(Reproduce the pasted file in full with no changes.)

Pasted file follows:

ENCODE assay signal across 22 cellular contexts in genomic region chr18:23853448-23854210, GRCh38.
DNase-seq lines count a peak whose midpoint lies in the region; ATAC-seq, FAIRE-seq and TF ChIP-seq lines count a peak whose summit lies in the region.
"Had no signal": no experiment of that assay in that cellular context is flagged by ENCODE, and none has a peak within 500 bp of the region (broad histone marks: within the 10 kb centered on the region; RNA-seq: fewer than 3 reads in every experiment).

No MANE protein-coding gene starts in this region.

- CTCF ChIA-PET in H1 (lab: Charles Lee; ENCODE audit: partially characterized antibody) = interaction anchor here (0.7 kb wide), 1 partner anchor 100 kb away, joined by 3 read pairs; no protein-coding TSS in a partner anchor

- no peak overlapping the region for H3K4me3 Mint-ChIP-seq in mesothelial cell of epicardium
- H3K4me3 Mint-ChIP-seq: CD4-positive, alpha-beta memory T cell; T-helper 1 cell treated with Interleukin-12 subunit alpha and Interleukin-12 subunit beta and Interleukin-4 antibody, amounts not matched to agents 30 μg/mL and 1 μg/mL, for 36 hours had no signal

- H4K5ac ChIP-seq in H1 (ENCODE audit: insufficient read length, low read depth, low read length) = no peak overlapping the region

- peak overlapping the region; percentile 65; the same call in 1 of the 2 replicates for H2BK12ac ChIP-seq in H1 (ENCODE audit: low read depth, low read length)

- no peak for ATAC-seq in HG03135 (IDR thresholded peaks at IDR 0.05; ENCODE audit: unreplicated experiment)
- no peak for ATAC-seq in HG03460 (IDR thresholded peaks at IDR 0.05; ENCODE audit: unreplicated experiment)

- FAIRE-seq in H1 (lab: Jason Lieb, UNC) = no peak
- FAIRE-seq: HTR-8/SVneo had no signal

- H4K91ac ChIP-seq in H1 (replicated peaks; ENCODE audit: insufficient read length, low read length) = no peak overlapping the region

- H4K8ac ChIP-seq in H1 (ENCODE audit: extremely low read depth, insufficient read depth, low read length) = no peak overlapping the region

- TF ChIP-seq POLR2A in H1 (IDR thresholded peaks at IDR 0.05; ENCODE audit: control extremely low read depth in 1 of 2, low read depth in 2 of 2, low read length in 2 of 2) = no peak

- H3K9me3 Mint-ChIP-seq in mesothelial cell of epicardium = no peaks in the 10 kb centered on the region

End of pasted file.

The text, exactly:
ENCODE assay signal across 22 cellular contexts in genomic region chr18:23853448-23854210, GRCh38.
DNase-seq lines count a peak whose midpoint lies in the region; ATAC-seq, FAIRE-seq and TF ChIP-seq lines count a peak whose summit lies in the region.
"Had no signal": no experiment of that assay in that cellular context is flagged by ENCODE, and none has a peak within 500 bp of the region (broad histone marks: within the 10 kb centered on the region; RNA-seq: fewer than 3 reads in every experiment).

No MANE protein-coding gene starts in this region.

- CTCF ChIA-PET in H1 (lab: Charles Lee; ENCODE audit: partially characterized antibody) = interaction anchor here (0.7 kb wide), 1 partner anchor 100 kb away, joined by 3 read pairs; no protein-coding TSS in a partner anchor

- no peak overlapping the region for H3K4me3 Mint-ChIP-seq in mesothelial cell of epicardium
- H3K4me3 Mint-ChIP-seq: CD4-positive, alpha-beta memory T cell; T-helper 1 cell treated with Interleukin-12 subunit alpha and Interleukin-12 subunit beta and Interleukin-4 antibody, amounts not matched to agents 30 μg/mL and 1 μg/mL, for 36 hours had no signal

- H4K5ac ChIP-seq in H1 (ENCODE audit: insufficient read length, low read depth, low read length) = no peak overlapping the region

- peak overlapping the region; percentile 65; the same call in 1 of the 2 replicates for H2BK12ac ChIP-seq in H1 (ENCODE audit: low read depth, low read length)

- no peak for ATAC-seq in HG03135 (IDR thresholded peaks at IDR 0.05; ENCODE audit: unreplicated experiment)
- no peak for ATAC-seq in HG03460 (IDR thresholded peaks at IDR 0.05; ENCODE audit: unreplicated experiment)

- FAIRE-seq in H1 (lab: Jason Lieb, UNC) = no peak
- FAIRE-seq: HTR-8/SVneo had no signal

- H4K91ac ChIP-seq in H1 (replicated peaks; ENCODE audit: insufficient read length, low read length) = no peak overlapping the region

- H4K8ac ChIP-seq in H1 (ENCODE audit: extremely low read depth, insufficient read depth, low read length) = no peak overlapping the region

- TF ChIP-seq POLR2A in H1 (IDR thresholded peaks at IDR 0.05; ENCODE audit: control extremely low read depth in 1 of 2, low read depth in 2 of 2, low read length in 2 of 2) = no peak

- H3K9me3 Mint-ChIP-seq in mesothelial cell of epicardium = no peaks in the 10 kb centered on the region